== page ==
Hard- liners in Mr Putin's inner circle of former KGB officers might have taken advantage of the souring in relations to target an organisation that they have always regarded as a cover for British intelligence. Officials have accused the British Council of recruiting talented Russian youngsters by offering them scholarships to study in Britain. Seven students have been given one-year bursaries to attend British universities. Others maintain that Britain has been caught in a Kremlin campaign to distract attention from Mr Putin's ambitions to stay in power after a presidential election in March which the constitution prevents him from contesting. Mr Putin has unveiled plans to stay on as prime minister, ruling alongside a hand-picked presidential candidate, Dmitry Medvedev.


Russia hails closure of British Council offices

Russia claimed victory in its row with the British government's cultural centres on Friday, saying London's decision to close the British Council's regional offices was long overdue. The British Council decided to suspend operations in two Russian cities after staff were summoned for interviews with the Federal Security Service, main successor to the Soviet-era KGB. Russia had demanded the closure of the two offices on the grounds they were operating illegally, in the latest spat in a rift with Britain that started with the London murder in late 2006 of ex-spy Alexander Litvinenko. "Announcing the suspension of operations by the British Council in St Petersburg and Yekaterinburg, the British side has finally done what it should have done long ago," Russian Foreign Ministry spokesman, Mikhail Kamynin, said in a statement. Britain on Thursday accused Russia of using Cold War tactics to intimidate British Council staff. Foreign Minister David Miliband called Moscow's actions "reprehensible." In its statement, the Russian foreign ministry hit back at those comments. "Attempts to politicise this theme by the British side, to distort facts and resort to negative rhetoric, are not helping to improve the climate of our bilateral relations in general."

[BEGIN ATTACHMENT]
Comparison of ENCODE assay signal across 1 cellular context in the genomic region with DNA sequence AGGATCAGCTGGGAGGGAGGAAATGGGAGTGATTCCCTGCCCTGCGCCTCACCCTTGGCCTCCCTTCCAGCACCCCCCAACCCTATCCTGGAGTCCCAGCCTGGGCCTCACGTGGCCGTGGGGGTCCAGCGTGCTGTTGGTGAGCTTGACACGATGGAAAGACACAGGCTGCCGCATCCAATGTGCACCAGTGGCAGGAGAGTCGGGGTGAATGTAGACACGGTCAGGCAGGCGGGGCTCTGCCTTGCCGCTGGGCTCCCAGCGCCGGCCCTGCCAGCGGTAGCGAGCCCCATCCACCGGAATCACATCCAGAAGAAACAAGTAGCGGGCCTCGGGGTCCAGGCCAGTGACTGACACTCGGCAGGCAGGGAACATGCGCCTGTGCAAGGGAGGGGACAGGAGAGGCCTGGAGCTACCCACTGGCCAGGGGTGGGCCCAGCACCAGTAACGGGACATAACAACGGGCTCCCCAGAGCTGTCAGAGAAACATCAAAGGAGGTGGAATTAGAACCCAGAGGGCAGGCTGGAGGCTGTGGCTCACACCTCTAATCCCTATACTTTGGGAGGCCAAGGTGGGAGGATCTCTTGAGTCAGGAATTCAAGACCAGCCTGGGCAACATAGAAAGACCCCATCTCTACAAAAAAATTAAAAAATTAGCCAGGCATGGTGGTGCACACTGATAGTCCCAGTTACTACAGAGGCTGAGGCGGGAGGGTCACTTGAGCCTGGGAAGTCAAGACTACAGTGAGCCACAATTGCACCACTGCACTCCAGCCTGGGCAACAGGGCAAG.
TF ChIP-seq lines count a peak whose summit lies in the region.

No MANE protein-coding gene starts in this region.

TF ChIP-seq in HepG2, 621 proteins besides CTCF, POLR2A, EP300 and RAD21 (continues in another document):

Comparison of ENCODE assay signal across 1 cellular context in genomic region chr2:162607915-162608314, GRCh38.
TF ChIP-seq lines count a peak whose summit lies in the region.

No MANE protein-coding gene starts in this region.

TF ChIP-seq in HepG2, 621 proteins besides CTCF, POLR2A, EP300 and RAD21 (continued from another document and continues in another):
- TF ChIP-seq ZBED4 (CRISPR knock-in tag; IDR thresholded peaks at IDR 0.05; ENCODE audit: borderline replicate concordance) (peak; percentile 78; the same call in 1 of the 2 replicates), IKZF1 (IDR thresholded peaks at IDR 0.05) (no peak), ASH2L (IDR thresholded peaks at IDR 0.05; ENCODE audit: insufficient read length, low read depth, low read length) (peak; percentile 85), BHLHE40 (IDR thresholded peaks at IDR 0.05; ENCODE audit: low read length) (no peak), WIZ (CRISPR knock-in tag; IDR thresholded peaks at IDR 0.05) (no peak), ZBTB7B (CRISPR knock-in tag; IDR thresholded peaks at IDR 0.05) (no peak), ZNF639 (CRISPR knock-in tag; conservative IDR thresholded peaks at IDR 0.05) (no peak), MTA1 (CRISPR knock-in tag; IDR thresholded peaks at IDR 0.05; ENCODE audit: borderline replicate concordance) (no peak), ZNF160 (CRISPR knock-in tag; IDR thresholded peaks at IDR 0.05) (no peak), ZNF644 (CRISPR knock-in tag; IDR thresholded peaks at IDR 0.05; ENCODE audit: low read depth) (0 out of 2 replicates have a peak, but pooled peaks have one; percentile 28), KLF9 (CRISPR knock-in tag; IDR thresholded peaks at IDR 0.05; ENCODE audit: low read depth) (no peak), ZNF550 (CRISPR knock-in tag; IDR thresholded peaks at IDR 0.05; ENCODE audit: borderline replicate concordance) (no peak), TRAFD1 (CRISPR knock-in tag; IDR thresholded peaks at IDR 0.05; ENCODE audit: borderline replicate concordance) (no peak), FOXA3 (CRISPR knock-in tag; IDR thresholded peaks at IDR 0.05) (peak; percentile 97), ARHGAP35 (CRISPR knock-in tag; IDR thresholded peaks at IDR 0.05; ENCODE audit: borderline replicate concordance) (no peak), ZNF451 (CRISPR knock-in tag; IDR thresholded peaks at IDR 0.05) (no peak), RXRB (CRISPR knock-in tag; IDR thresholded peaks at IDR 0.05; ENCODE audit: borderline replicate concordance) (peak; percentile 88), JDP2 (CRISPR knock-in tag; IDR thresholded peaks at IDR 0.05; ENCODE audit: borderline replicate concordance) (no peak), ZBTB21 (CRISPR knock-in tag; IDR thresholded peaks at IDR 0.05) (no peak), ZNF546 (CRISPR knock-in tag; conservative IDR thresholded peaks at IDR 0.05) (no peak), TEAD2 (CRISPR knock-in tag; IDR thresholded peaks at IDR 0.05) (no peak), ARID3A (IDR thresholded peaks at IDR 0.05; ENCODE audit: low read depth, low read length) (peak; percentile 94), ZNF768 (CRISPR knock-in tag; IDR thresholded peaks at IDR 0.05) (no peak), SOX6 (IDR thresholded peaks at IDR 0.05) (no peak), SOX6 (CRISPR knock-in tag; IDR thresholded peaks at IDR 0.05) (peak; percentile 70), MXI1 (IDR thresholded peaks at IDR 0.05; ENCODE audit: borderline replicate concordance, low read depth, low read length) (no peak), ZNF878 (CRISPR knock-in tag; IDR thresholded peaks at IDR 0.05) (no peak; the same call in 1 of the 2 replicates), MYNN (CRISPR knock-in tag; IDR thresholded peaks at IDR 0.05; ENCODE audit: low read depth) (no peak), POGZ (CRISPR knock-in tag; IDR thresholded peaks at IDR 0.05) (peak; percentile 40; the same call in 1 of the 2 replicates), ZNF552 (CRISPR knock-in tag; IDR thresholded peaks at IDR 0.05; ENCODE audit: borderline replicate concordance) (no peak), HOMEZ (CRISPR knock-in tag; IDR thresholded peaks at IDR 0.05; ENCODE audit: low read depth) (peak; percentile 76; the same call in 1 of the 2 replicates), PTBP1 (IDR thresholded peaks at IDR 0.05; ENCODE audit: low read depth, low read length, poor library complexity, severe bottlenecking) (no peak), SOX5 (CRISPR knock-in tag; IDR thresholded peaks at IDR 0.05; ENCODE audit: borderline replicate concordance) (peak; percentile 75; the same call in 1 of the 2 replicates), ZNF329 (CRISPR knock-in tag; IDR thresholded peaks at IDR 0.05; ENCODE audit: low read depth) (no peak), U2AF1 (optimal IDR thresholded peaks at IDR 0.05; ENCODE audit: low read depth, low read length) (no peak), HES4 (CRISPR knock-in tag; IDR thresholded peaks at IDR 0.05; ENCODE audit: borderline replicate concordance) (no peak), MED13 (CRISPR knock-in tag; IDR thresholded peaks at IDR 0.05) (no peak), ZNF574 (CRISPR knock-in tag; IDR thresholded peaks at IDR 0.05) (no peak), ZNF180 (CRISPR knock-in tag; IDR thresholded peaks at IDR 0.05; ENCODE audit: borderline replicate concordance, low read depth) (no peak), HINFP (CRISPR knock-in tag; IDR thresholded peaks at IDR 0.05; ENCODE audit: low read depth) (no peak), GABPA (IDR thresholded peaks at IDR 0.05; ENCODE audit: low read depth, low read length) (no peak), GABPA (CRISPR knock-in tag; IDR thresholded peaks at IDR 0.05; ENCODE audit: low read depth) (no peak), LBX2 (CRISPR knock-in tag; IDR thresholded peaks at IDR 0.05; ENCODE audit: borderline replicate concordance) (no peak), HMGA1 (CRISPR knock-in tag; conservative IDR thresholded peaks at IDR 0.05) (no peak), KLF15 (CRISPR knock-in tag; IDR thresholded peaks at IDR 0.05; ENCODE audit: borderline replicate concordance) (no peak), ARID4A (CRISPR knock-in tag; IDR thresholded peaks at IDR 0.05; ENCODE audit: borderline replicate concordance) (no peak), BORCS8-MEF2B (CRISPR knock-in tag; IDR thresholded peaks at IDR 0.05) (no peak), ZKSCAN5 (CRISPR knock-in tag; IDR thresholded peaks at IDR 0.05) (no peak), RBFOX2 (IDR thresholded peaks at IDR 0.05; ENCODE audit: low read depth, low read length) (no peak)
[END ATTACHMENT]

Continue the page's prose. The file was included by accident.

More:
In other news:

Rising Anti-Americanism in Russia

Vladimir Dobrovinsky, 33, a teacher at a design school in Moscow, says he's not interested in politics. But bring up America and the well-traveled, university-educated Dobrovinsky holds forth. He criticizes Washington's "crude interference" in world affairs. He complains that Russia is not treated as an important partner by the Bush administration. "A lot of Russians," he says, "are angry that America deals with us like we're Thailand." Dobrovinsky is hardly alone in such sentiments. Russia is witnessing a revival of the anti-Americanism that had dissipated with the collapse of the Soviet Union. Taking their cues from President Vladimir Putin and the state-controlled media, almost half of Russians now believe America's objective is the complete destruction of Russia, according to a recent survey by the independent Levada Center. And a poll by the state-owned Russian Public Opinion Research Center suggests that Russians consider the United States to be Russia's greatest enemy (and China its greatest friend). "In the last six or seven years, anti-Americanism has been getting worse and worse. It's staggering," says Nina Khrushcheva, a professor of international relations at the New School in New York and the granddaughter of Cold War-era Soviet Premier Nikita Khrushchev.